An exhibition at the Italian Cultural Institute in the Danish capital on the occasion of Italian Design Day, from 7 to 31 March, celebrates coffee to recount the evolution of design around one of Italy's best-loved symbols around the world

Hot, cold, bitter, sweet, burnt, perfumed, roasted: how many ways can you say coffee? Dark beans that involve all the senses: taste (the flavour), smell (the aroma), touch (the temperature), sight (the colour), hearing (the sounds and voices). Like voices? Does coffee speak? It does not speak, but it is inextricably linked to conviviality, to sharing with others, to discussion and chatting in bars and clubs that take their name and become 'the cafés'.

The origins

The origins of Italian-style espresso are to be found in Turin. It was here in 1884 (the city was the capital of the Kingdom of Italy) that Angelo Moriondo, an entrepreneur and inventor, patented a machine to produce instant coffee for his customers, without, however, exploiting the invention on an industrial level. Two years later, Desiderio Pavoni, founder of La Pavoni, put into production and marketed a chrome-plated brass espresso coffee machine. The next stage leading to modern bar espresso coffee dates back to 1938: Achille Gaggia invented the pressure espresso machine (until then, the machine worked with steam). The moka, on the other hand, was invented by Alfonso Bialetti, who in 1933 proposed a model of coffee maker for making coffee on the cooker at home that every Italian family still has in its kitchen today.

Espresso coffee: an international exhibition

For the first time, this all-Italian passion for espresso coffee is the focus of an exhibition that tells the story of how the design and technology of coffee objects have evolved over time. 45 home and bar machines, sets and coffee cups are on display at Passione italiana: l'arte dell'espresso at the Italian Cultural Institute in Copenhagen from 7 to 31 March on the occasion of Italian Design Day, organised by the Ministry of Foreign Affairs and International Cooperation.

Lifestyle tutto italiano

Si tratta di pezzi storici, alcuni introvabili ed esemplari unici, selezionati a cura di Elisabetta Pisu che raccontano i cambiamenti nel corso del tempo della produzione e del consumo, e permettono di cogliere quanto sia cresciuta nell’immaginario collettivo la rilevanza sociale di un gesto che oggi il mondo lega al lifestyle e ai riti del quotidiano italiano.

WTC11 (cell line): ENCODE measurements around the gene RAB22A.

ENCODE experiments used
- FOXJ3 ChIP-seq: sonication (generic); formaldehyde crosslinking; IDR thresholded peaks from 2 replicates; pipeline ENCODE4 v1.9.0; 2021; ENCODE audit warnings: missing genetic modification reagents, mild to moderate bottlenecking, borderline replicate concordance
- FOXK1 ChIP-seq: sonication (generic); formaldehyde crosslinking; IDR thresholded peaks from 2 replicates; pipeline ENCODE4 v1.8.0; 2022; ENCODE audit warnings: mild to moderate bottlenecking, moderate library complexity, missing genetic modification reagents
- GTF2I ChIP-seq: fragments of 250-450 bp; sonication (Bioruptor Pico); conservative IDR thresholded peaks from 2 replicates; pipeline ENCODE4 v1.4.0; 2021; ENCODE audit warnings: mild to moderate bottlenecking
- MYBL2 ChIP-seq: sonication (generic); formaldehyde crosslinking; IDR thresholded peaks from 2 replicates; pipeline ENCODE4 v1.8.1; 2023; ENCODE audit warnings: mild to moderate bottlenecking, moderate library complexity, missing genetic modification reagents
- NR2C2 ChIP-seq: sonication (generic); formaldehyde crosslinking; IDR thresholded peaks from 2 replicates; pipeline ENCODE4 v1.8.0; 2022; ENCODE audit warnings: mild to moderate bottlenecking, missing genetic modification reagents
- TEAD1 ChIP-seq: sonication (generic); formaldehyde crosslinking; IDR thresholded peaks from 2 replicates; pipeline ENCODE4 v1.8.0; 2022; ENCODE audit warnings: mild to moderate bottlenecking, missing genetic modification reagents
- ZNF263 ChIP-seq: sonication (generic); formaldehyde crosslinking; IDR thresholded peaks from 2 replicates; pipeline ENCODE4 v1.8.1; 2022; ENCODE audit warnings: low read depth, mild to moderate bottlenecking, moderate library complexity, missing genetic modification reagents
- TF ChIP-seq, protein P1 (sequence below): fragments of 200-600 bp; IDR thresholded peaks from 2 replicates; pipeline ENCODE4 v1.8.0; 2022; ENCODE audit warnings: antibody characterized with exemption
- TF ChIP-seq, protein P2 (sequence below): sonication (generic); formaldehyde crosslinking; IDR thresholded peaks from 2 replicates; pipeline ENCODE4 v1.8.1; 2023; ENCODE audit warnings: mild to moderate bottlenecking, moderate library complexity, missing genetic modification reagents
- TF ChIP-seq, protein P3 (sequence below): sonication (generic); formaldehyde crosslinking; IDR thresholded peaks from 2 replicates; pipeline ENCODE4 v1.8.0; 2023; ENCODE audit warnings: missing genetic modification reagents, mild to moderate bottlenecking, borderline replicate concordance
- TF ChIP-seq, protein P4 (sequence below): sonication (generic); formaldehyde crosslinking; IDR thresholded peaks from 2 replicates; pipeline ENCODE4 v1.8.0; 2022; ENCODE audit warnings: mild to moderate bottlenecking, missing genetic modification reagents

Social and cultural rite

"Innovation, creativity and design," explains the curator, "have accompanied the evolution of bar machines, coffee makers and tableware over these two centuries, identifying espresso coffee as a social and cultural rite, a symbol of Italian-ness and made in Italy. Through these objects, we take a journey through time that allows us to understand how habits, gestures and, together with these, the relevance and emotional impact of coffee have changed."

Two centuries of history

The objects on display trace a historical path over the last two centuries between coffee makers born from the creativity of great designers, becoming icons of an era, and more recent pieces made with new technologies that have transformed the production processes and raised quality standards. A journey through time that recounts incessant research to improve technology, ergonomics of objects and consumption of one of the most popular and consumed beverages.

Among design and innovation

The pieces on display bear the signatures of some of the greatest artists and masters of Italian and international design, the result of an in-depth reinterpretation of form and function. They range from Alessandro Mendini's Oggetto Banale for the 1980 Venice Biennial to Gaetano Pesce's creative and off-beat interpretation of the Vesuvio moka pot, to creations that mark the encounter between architecture and design with Aldo Rossi, Massimiliano Fuksas, Richard Sapper, Michele De Lucchi and the illy Art Collection series of cups decorated by contemporary artists such as Michelangelo Pistoletto.

Tradition and modernity

There are numerous unobtainable pieces on display, such as the first moka pot produced by Bialetti, patented in 1933 in Omegna. An evolution that goes hand in hand with cutting-edge technological research when it comes to professional machines, with the presence of models from historic brands such as Gaggia, Faema, La Cimbali and domestic machines equipped with innovative systems, such as A modo mio, produced by Lavazza that interfaces with Alexa.

Top photo: Model E-61, Faema, Milan, 1961, MUMAC, Museo della Macchina. Courtesy of MUMAC.